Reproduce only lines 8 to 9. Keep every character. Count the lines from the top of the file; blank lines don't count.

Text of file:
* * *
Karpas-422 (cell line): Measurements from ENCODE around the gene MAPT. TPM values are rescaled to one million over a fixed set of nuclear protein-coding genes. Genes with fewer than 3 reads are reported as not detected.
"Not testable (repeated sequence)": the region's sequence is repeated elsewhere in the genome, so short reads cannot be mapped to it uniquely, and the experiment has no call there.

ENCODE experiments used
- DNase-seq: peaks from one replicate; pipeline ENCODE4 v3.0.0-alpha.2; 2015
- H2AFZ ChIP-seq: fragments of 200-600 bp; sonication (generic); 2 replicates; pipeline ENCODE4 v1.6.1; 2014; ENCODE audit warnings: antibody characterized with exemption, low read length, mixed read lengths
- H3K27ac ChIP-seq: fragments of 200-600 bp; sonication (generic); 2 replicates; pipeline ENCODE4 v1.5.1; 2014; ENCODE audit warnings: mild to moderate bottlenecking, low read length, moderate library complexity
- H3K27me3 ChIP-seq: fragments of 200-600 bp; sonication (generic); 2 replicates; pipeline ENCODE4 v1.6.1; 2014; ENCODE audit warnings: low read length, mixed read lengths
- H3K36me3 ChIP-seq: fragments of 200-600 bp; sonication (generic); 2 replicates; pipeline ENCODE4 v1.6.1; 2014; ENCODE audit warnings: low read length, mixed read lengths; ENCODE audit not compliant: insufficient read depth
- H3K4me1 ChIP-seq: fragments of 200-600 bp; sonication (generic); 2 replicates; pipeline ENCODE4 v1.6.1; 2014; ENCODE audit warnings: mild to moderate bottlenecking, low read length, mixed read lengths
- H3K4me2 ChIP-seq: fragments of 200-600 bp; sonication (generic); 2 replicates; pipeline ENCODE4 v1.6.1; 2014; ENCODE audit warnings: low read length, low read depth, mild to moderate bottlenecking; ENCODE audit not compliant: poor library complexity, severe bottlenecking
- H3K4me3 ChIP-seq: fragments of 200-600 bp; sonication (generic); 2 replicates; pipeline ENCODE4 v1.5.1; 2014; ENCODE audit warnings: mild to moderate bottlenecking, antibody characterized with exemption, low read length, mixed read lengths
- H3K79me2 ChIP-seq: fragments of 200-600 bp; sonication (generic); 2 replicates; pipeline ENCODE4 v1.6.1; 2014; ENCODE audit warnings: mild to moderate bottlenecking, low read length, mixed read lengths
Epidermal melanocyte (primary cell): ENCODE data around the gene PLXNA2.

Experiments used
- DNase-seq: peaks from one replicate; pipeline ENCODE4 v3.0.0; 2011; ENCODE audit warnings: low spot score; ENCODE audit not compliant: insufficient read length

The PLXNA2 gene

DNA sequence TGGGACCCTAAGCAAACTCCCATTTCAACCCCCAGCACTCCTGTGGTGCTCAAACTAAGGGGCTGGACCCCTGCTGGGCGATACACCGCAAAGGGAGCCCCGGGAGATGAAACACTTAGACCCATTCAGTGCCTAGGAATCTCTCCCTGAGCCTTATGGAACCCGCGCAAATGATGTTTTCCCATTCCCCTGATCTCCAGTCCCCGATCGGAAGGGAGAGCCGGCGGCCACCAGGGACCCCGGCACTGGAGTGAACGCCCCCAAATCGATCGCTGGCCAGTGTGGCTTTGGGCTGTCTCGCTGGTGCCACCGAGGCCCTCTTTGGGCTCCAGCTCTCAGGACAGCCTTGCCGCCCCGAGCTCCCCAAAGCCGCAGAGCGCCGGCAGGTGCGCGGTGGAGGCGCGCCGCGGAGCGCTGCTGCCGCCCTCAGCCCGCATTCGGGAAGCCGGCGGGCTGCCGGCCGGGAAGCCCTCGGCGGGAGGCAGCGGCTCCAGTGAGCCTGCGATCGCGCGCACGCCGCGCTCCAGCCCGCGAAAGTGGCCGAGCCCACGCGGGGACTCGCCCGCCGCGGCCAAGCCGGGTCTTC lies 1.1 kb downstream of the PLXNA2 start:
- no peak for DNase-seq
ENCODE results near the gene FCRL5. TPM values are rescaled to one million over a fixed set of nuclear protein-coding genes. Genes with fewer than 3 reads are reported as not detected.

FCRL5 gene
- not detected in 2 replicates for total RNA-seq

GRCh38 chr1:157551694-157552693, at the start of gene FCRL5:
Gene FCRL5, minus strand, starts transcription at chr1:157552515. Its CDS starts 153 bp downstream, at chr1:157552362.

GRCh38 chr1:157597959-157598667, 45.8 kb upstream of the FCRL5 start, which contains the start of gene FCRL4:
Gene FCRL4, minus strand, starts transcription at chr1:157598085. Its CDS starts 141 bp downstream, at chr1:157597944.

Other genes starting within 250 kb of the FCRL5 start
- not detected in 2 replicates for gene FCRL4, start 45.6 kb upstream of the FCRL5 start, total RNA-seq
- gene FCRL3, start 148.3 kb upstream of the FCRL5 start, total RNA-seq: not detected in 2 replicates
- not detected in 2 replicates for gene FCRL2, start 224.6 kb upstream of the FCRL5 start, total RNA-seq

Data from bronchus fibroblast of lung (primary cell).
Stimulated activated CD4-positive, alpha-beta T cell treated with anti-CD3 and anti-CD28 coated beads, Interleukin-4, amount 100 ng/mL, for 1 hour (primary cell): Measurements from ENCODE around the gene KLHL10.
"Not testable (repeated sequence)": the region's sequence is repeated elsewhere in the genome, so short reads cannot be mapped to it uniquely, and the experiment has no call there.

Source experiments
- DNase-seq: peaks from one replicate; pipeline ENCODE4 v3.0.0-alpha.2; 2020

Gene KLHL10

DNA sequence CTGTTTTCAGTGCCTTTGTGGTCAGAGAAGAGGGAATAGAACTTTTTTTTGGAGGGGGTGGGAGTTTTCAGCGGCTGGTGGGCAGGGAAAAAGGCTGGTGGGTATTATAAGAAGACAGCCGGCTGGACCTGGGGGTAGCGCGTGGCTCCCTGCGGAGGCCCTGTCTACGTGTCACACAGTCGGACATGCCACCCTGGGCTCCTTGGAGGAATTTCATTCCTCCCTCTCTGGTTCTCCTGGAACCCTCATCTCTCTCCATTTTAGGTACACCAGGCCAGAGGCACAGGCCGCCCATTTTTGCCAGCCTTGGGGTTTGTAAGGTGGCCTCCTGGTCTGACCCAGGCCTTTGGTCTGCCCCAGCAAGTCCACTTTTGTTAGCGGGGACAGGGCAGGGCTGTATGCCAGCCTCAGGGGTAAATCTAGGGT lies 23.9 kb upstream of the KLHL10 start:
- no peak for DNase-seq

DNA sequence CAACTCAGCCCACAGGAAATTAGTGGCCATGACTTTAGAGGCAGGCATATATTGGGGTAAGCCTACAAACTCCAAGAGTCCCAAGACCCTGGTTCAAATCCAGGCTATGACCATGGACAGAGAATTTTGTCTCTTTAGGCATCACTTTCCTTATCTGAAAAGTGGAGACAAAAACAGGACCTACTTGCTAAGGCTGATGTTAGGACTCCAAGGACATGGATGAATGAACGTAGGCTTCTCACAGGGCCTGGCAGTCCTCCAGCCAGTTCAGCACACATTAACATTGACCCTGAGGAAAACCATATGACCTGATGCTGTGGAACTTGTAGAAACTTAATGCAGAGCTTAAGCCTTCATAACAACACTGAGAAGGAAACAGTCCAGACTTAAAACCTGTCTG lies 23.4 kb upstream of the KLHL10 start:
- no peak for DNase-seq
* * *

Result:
- H3K36me3 ChIP-seq: fragments of 200-600 bp; sonication (generic); 2 replicates; pipeline ENCODE4 v1.6.1; 2014; ENCODE audit warnings: low read length, mixed read lengths; ENCODE audit not compliant: insufficient read depth
- H3K4me1 ChIP-seq: fragments of 200-600 bp; sonication (generic); 2 replicates; pipeline ENCODE4 v1.6.1; 2014; ENCODE audit warnings: mild to moderate bottlenecking, low read length, mixed read lengths